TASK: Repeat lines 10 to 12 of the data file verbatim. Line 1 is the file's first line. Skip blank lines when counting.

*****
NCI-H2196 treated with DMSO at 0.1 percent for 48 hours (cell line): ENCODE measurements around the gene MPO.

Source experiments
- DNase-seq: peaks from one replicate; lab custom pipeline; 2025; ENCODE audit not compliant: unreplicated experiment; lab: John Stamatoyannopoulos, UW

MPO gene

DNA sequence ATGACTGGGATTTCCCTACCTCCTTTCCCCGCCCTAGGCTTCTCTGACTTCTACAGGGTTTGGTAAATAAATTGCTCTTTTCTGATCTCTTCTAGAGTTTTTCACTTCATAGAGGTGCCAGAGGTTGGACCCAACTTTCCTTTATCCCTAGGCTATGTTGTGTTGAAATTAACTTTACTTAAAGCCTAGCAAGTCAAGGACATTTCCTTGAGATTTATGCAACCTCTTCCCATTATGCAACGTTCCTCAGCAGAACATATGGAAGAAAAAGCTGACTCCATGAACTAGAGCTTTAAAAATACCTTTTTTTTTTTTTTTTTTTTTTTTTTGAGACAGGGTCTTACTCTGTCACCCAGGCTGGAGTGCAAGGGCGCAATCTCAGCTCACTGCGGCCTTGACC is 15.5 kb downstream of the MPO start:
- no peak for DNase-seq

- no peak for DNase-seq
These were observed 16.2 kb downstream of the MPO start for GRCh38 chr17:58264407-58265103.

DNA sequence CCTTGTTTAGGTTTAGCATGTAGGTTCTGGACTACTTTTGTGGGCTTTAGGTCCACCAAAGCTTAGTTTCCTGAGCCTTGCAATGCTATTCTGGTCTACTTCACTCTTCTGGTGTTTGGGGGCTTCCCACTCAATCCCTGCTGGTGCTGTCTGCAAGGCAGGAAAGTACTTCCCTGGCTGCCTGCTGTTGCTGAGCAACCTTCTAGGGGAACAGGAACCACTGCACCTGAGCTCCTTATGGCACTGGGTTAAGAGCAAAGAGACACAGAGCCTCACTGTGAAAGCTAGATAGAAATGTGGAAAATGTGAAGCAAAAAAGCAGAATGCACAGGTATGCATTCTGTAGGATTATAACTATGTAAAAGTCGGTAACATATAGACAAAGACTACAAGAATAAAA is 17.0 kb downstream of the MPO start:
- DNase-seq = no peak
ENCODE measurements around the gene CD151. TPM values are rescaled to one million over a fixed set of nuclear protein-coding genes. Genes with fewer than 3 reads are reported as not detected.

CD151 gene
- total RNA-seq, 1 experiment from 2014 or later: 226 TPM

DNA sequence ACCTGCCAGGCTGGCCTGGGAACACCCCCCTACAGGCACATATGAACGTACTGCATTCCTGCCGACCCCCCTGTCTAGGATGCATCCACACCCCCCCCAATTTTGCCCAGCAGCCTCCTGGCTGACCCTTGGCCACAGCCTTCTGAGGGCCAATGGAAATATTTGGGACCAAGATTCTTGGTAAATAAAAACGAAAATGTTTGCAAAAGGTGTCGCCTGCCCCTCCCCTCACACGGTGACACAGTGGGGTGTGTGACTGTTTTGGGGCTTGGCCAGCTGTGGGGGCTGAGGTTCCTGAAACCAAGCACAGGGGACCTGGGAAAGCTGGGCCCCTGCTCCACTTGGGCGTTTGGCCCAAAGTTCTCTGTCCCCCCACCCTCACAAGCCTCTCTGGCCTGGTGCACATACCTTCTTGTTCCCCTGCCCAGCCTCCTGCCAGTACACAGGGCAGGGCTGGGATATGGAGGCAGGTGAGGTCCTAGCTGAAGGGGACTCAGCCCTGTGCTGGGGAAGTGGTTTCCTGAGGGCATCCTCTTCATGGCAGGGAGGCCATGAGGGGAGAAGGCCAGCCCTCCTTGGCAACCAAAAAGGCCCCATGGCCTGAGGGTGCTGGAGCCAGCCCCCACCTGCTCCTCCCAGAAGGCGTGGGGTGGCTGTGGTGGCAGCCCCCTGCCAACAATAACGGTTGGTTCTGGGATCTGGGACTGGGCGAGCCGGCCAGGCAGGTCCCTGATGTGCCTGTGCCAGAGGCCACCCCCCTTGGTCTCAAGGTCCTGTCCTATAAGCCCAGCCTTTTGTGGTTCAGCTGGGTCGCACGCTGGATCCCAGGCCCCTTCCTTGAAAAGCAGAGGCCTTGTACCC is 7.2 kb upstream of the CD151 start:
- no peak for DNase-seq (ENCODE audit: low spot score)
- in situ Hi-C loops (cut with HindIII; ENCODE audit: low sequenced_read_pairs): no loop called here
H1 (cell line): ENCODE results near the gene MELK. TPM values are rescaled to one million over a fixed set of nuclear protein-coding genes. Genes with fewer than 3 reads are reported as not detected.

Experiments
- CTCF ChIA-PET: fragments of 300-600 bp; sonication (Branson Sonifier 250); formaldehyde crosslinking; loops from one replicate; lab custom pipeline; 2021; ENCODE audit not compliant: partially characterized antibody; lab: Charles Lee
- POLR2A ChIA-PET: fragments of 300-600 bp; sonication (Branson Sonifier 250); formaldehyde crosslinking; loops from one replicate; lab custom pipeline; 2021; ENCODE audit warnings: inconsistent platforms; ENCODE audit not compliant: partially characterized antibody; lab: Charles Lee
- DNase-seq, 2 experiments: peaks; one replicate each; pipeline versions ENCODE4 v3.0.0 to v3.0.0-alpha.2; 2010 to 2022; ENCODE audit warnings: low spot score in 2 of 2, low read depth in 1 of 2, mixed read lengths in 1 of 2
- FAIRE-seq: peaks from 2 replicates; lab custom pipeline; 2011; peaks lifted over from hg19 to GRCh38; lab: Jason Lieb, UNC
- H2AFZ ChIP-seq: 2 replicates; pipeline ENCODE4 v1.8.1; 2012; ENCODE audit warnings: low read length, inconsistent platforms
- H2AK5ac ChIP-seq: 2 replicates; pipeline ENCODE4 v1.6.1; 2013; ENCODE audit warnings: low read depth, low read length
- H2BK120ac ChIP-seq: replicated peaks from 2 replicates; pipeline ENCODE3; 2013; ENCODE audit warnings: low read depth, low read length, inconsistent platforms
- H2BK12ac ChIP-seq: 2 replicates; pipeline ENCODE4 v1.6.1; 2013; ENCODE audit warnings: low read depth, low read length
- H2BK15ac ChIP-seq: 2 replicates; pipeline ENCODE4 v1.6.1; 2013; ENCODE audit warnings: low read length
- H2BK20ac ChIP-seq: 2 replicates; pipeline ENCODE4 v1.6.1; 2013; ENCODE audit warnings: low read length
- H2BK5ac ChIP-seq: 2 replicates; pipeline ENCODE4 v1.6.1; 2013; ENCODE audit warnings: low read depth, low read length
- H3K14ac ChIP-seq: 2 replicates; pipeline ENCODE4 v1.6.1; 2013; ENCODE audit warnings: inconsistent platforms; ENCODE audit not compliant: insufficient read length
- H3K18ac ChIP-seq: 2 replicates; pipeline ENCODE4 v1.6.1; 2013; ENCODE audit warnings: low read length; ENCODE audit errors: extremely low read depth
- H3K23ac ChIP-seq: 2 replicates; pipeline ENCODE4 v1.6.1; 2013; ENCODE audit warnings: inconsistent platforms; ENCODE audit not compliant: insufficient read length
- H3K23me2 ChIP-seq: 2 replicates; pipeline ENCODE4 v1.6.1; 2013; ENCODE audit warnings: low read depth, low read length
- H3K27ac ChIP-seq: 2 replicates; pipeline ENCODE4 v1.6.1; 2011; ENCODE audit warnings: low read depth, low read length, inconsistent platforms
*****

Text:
- DNase-seq = no peak
ENCODE measurements around the gene CD151. TPM values are rescaled to one million over a fixed set of nuclear protein-coding genes. Genes with fewer than 3 reads are reported as not detected.

CD151 gene